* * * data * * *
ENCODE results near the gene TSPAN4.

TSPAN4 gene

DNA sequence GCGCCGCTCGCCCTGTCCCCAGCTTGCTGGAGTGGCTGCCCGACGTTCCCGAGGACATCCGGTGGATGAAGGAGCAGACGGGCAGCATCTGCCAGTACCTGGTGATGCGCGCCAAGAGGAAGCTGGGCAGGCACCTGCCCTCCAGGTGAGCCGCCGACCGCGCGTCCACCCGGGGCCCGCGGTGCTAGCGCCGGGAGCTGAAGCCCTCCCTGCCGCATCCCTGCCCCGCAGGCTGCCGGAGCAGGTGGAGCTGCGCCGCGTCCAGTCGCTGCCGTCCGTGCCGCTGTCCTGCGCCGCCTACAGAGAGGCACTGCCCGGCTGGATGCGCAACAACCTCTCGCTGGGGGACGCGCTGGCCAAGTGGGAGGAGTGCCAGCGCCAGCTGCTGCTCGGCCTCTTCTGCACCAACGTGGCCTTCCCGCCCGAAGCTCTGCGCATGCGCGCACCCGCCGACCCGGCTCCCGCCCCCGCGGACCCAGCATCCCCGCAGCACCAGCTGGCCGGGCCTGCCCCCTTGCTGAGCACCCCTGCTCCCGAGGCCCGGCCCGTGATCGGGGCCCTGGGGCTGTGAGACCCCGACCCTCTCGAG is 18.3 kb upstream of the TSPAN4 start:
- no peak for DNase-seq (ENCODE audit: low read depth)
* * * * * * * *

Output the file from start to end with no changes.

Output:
ENCODE results near the gene TSPAN4.

TSPAN4 gene

DNA sequence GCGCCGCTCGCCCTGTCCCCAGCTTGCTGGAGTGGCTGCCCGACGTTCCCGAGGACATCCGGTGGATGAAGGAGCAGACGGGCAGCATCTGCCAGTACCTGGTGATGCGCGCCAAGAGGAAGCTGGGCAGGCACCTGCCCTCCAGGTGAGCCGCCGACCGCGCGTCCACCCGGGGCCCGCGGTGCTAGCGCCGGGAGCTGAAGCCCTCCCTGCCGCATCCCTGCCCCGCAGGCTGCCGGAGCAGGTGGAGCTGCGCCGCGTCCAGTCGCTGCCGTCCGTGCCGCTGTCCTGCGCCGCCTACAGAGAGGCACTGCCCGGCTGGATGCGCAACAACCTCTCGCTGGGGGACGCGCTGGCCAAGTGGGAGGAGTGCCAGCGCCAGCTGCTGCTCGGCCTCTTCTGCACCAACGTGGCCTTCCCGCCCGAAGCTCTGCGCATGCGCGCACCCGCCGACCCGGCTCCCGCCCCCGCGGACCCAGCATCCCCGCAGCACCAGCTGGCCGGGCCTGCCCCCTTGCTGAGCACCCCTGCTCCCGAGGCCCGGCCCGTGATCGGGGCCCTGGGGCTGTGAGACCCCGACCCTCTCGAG is 18.3 kb upstream of the TSPAN4 start:
- no peak for DNase-seq (ENCODE audit: low read depth)